Foster Care Stipend

Man and child of color shopping for groceries

By: Courtney Edge-Mattos, LSWA

Is the foster care stipend taxable? Is it considered income? What is it for?

Money is generally an uncomfortable topic, made more uncomfortable when discussing foster care. Well, foster care is full of uncomfortable conversations so let’s dive in together!

What is the foster care stipend?

The foster care stipend is money received by a caregiver to provide care for a child or youth in the custody of a state child welfare agency (in Massachusetts, that’s the Department of Children and Families, or DCF). The amount can vary based on the kind of foster care one is providing (Comprehensive vs. Unrestricted), but the rate is determined by the House Committee on Ways and Means.

Why do foster parents receive that stipend?

Most folks could not add an additional member to their family without financial support. The stipend is that support. Foster parents often supplement their own money for additional costs, because kids are expensive and the stipend often does not cover everything. The stipend is also delayed by one month, so foster parents need to have the financial ability to support a child when they first arrive in their home and are not yet receiving the stipend. The stipend exists to allow foster parents the ability to provide for the needs and joys of a child or youth in foster care.

attending a field trip

Is a foster care stipend income for the caregiver?


Full stop, a one word sentence- No.

The foster care stipend is money that is to be used for the needs of the child- haircuts, after or before school care, food, backpacks, diapers, wipes, bedding, school field trip fees, yearbooks, gas in your car to drive kids to appointments, gifts, fun stuff like going to the movies, etc.

When people apply to be foster parents, one of the questions we ask right away is about their source of income and if it meets their needs. The reason is that foster care is not a job.

You cannot apply for unemployment if you do not have a placement or your home is closed by a foster care agency. The foster care stipend is not income and is not to be used for personal gain.

Is the foster care stipend taxable?

No. The stipend is not an income, it is considered a “difficulty of care stipend.” You can speak with a tax professional for more information about this.

Are expenses related to caring for a child or youth in foster care deductible?

Definitely speak with your trusted tax professional about this. We are a foster care agency, not a tax organization and want you to get the most precise information available!

a young girl in a tutu

Are there other financial supports available for the needs a child might have?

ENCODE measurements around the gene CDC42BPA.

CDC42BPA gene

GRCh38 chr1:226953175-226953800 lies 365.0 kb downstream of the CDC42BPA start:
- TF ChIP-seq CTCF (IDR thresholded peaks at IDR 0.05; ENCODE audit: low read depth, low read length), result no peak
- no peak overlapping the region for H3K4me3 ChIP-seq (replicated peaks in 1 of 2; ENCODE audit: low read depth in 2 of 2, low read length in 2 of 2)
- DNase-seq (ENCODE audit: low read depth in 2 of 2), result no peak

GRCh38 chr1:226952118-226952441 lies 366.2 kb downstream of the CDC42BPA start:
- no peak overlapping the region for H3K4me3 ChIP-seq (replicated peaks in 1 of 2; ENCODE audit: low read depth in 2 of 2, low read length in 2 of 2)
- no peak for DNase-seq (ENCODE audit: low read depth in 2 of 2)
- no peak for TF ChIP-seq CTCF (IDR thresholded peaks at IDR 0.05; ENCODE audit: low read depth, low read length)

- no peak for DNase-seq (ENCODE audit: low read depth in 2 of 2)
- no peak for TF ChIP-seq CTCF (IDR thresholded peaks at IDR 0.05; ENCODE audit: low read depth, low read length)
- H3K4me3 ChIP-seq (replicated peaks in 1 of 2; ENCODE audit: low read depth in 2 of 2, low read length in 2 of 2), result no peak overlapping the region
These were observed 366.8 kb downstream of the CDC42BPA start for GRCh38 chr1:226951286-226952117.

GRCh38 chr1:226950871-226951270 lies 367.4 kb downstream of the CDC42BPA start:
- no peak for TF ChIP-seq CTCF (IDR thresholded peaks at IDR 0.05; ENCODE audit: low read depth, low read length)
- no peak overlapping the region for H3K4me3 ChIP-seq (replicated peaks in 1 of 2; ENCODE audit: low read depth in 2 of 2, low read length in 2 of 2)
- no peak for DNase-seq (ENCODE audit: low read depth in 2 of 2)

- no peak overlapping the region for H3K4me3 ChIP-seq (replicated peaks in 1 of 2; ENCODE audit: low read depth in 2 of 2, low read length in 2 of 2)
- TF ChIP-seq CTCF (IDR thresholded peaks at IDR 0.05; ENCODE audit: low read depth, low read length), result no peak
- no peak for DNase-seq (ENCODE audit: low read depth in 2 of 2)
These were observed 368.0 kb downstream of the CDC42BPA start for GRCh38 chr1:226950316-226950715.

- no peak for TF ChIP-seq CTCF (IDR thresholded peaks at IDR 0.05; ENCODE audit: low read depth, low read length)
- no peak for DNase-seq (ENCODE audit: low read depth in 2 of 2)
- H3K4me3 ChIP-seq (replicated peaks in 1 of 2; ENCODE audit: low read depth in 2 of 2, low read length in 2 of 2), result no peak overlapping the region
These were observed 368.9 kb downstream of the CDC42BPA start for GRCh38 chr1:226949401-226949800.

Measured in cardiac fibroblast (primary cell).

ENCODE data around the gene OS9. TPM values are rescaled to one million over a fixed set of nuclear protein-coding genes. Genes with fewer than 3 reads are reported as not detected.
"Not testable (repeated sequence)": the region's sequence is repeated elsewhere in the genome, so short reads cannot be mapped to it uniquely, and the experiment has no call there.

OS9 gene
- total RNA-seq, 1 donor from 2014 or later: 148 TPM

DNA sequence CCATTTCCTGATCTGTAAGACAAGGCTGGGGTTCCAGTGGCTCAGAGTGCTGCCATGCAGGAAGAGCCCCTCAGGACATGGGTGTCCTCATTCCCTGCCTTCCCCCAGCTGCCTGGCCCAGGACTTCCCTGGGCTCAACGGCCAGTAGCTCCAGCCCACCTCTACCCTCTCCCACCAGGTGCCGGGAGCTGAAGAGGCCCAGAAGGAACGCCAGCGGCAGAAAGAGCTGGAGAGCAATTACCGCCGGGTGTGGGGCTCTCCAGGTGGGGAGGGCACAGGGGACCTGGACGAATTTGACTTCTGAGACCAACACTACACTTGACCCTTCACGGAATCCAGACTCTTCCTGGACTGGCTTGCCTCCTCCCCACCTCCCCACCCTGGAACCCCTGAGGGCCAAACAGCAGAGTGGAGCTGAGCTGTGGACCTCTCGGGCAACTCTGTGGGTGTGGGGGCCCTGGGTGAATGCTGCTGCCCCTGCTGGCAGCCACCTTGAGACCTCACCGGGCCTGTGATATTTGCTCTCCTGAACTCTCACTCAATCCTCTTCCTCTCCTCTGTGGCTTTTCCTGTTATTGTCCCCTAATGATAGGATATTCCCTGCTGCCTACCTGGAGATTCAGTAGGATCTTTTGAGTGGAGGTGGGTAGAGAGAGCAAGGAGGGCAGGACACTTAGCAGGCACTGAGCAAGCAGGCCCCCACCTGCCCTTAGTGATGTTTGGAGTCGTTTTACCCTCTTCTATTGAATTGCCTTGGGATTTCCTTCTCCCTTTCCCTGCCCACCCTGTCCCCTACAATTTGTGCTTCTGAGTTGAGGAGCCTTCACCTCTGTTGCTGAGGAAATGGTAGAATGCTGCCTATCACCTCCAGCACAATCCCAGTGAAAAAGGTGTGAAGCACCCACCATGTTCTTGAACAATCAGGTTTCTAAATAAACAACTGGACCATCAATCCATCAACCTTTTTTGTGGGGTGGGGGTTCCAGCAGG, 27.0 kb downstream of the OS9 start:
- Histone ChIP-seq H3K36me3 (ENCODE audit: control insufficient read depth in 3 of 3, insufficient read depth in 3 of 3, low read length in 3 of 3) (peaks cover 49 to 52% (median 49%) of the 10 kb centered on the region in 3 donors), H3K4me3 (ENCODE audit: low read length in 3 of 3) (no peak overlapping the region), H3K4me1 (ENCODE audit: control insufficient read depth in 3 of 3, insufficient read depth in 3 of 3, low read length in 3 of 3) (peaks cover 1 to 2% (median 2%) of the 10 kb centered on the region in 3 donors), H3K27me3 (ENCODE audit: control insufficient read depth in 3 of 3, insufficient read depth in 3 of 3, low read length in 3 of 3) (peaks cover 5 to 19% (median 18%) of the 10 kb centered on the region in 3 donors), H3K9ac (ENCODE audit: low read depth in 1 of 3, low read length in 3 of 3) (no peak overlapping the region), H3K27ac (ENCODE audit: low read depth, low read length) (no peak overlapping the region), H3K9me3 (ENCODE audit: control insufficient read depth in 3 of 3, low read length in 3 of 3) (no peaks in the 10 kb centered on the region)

Yes. Some of that depends of the kind of care you provide (Comprehensive vs. Unrestricted), but there are supports for things like extracurricular activities, special needs a child might have that require durable equipment, resources like MassHealth for health related supplies, and some private organizations that assist with things like camp (though that is not typically fully paid for- foster parents contribute). Additionally, children and youth in care receive a clothing check each quarter to help purchase the next season’s clothing. This doesn’t always cover everything, but definitely helps! Here at JRI, we have cultivated a generous group of folks we refer to as “Foster Friends” who often pitch in with donations around the winter holidays, for back to school supplies, and when kids enter care with very little.


Foster care is a work of heart. It is not a form of employment, though requires a deep commitment and set of obligations. Just like parenting a child through biology, you will be expected to put the child’s needs before your own and provide them with what they need. The stipend is intended to assist foster parents in doing so, but it is not to be used to supplement one’s income. The stipend is not taxable, because it is not income. It is a support to meet the needs of a child or youth in care.

If you are ready to open your heart and home to a child in care, reach out today. We would love to hear from you.


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Rachel has been a part of the JRI team since January, 2000. For over 20 years, Rachel has been working in the field of human services assisting families with accessing and navigating services. Rachel received her Bachelors degree in psychology and Masters Degree in Public Administration from Bridgewater State University. She was promoted in July 2005 to Family Networks Program Director where she closely worked with the Department of Children Families for 10 years ensuring that children and families received the highest quality of individualized services ranging from community based through residential care. Rachel is very dedicated to helping the individuals she works with and is committed to improving the lives of children and families. Rachel’s passion for creative service programming inspires her in her role as JRI Service Navigator.